The three most utilized words in a leader’s vocabulary are, “I need help.” As a leader, it is easy to subscribe to the false narrative that we should always have it all together. We can be expected to be all things, to solve all things, and be available to all things. The pressure to perform can be a heavy burden to bear.
I Need Help
Leaders are a magnet for everything. Problems, decisions, tasks, conflict, bad news, blame, you name it. A lot of little things can add up fast. Exhaustion can set in before we know it. By the time most of us realize it, we are in pretty deep.
People need us, they depend on us. But, there are moments in a leader’s journey where we simply need the help of others. We deeply desire for a peer or someone we lead to step in, to lighten our load. The problem is, others won’t ever know that need, because we fail to verbalize it. We have mastered the art of putting on the facade that all is good in our world.
We are a generation of leaders that have experienced a world-wide pandemic, extreme inflation, unprecedented supply chain shortages, and one of the craziest labor markets ever. All of this within just a three year period of time. Sometimes I wonder if we will ever recover!
When we have reached the point of staring at our computer screen, not sure of which direction to go, we need help. When our aspirations exceed our ability to cross things off the list, we need help. When exhaustion keeps us from being our best, we need help.
Now, if pride keep us from speaking these three magic words, here are two alternatives that will work just the same:
I Am Not That Important
Having trouble saying, “I need help”? Then make this declarative statement to the person in the mirror…”I am not that important.” This simple phrase can set us free.
Our egos supported by fancy titles can make this phrase hard to say. Saying “I am not that important” requires us to humble ourselves. In his book, the Ideal Team Player, Patrick Lencioni says that the Ideal Team Player is three things: humble, hungry and smart. Of these three things he considers humility to be the greatest attribute of a leader.
If we are leading well, we are building a team that devalues our importance. The organization should always continue to function past our busy day, through our week long vacation, and beyond our existence. We just have to come to grips with the fact that we are not that important.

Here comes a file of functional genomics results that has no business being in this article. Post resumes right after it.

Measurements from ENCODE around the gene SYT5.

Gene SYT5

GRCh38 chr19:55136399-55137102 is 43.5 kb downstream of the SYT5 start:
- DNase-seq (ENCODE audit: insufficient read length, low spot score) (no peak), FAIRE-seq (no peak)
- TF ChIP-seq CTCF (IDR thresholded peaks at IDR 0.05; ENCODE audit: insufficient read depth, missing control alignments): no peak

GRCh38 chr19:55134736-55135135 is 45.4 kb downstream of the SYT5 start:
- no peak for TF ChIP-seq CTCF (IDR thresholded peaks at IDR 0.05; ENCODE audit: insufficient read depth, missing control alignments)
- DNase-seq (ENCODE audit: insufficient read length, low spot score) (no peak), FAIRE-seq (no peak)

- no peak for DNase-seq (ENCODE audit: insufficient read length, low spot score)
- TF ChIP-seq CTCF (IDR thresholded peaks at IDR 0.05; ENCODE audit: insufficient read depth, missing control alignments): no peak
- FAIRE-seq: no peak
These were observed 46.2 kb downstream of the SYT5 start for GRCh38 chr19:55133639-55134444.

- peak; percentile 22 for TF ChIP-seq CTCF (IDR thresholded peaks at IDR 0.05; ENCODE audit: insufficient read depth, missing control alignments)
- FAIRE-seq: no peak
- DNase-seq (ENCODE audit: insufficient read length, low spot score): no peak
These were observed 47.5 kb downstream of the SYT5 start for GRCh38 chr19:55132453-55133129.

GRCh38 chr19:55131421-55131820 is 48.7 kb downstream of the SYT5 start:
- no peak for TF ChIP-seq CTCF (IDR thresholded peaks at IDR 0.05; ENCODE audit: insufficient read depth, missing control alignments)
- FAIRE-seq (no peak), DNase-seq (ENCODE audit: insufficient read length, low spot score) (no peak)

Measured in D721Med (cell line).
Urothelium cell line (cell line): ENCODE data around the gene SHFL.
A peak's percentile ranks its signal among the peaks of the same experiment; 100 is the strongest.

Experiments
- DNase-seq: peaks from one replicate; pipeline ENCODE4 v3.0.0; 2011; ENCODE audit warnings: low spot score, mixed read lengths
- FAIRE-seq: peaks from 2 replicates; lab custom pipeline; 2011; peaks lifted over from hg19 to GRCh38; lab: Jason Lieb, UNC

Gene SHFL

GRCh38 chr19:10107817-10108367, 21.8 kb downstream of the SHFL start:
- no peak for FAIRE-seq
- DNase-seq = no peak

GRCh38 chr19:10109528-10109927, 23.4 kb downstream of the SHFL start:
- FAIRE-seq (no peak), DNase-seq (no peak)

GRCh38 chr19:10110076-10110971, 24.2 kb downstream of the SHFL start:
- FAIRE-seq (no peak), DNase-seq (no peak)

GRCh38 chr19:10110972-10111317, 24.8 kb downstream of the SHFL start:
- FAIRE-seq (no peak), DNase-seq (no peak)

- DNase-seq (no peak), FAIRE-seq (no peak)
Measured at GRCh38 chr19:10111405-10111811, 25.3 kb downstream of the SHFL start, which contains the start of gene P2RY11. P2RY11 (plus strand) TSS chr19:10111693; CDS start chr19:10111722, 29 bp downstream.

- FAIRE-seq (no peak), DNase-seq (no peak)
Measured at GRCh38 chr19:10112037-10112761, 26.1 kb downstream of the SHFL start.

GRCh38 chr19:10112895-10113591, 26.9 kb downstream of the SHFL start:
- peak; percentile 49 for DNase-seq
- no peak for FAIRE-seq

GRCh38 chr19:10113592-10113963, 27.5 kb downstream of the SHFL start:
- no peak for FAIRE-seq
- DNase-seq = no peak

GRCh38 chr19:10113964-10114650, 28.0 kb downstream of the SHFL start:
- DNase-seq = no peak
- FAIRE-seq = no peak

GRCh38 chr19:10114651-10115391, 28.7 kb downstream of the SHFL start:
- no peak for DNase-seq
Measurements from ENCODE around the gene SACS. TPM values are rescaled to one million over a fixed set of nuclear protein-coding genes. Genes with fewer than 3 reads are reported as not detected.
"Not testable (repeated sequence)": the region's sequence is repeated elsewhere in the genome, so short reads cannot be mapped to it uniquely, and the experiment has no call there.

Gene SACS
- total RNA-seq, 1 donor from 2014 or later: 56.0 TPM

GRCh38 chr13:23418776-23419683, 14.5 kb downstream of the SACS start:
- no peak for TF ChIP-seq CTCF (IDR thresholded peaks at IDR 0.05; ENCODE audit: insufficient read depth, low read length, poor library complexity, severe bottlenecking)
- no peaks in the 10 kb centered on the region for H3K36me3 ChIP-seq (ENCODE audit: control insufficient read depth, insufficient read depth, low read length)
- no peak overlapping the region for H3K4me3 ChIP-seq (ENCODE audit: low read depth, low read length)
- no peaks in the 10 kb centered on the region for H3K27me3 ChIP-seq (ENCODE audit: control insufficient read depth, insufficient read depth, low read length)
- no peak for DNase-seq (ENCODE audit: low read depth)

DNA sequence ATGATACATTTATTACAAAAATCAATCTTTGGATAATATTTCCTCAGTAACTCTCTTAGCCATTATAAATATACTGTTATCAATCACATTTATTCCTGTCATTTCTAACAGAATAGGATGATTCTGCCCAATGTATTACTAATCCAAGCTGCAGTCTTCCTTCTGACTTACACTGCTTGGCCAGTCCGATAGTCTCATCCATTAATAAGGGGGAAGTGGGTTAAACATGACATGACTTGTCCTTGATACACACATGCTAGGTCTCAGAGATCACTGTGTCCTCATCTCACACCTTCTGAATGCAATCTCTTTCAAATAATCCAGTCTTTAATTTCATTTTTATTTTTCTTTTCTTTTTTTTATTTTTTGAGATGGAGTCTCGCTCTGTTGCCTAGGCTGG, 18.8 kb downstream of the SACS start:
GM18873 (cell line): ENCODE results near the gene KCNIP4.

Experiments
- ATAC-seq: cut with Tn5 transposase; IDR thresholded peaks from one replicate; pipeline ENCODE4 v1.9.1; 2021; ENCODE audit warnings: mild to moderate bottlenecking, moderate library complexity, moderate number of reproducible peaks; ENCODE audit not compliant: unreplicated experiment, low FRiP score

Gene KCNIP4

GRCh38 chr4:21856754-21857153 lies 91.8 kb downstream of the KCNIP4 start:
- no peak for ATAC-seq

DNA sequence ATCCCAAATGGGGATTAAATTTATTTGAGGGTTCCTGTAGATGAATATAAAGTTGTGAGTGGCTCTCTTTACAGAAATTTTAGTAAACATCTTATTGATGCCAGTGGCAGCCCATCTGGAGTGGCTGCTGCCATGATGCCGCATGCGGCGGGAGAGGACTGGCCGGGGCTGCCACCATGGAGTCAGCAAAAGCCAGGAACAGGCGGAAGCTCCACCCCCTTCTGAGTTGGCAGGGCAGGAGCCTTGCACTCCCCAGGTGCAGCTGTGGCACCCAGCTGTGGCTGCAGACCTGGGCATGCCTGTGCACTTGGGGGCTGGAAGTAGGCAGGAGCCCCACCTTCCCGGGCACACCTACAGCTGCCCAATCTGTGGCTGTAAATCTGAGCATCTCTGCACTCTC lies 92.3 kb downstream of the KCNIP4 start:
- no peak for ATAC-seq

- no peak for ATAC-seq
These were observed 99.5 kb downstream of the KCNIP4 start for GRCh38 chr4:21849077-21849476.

Here is a second alternative. If you are still struggling with asking for help, try this. When someone comes to you with a problem, simply respond with, “You decide.” I heard Andy Stanley say this once and it has always Stuck with me. This is not always easy, but liberating when executed.
A study by Cornell University says that the average human makes 35,000 decisions a day. That sounds exhaustive in itself! As leaders, we are petitioned with other people’s problems. Most of their problems can be solved with a decision…one they end up looking to you to make.
While there are only decisions that we can make as the leader, there are plenty more that we don’t need to make. If we genuinely listen to what is being asked to us, our teams are generally just looking for affirmation. The person just needs to talk it through. They know what they need to do, they just need that affirming support. “You decide” sends them in the direction their instincts tell them to go and relieves us of the burden of ANOTHER decision.
I have written several times on the topic of leaders helping others. This should remain at the forefront of a leader’s priorities. I have commonly said that one of the greatest questions you can ask of your people is, “how can I help you?” This simple question opens the door, so someone doesn’t have to say, “I need help.”
Just as much as leaders fail to declare they need help, we rarely get asked how we can be helped. All leaders are lead by someone. If you are reading this and you follow anyone, take the opportunity to ask that same question upward. For me, some of the best people I have ever led are interested in helping when I need it most. It is appreciated, it is valued, and refreshing.
You can only push yourself so far without help. Eventually, the weight of leadership will do the humbling for us. Relieve yourself of these self-imposed burdens. It’s okay not to be okay. Repeat after me…”I need help.”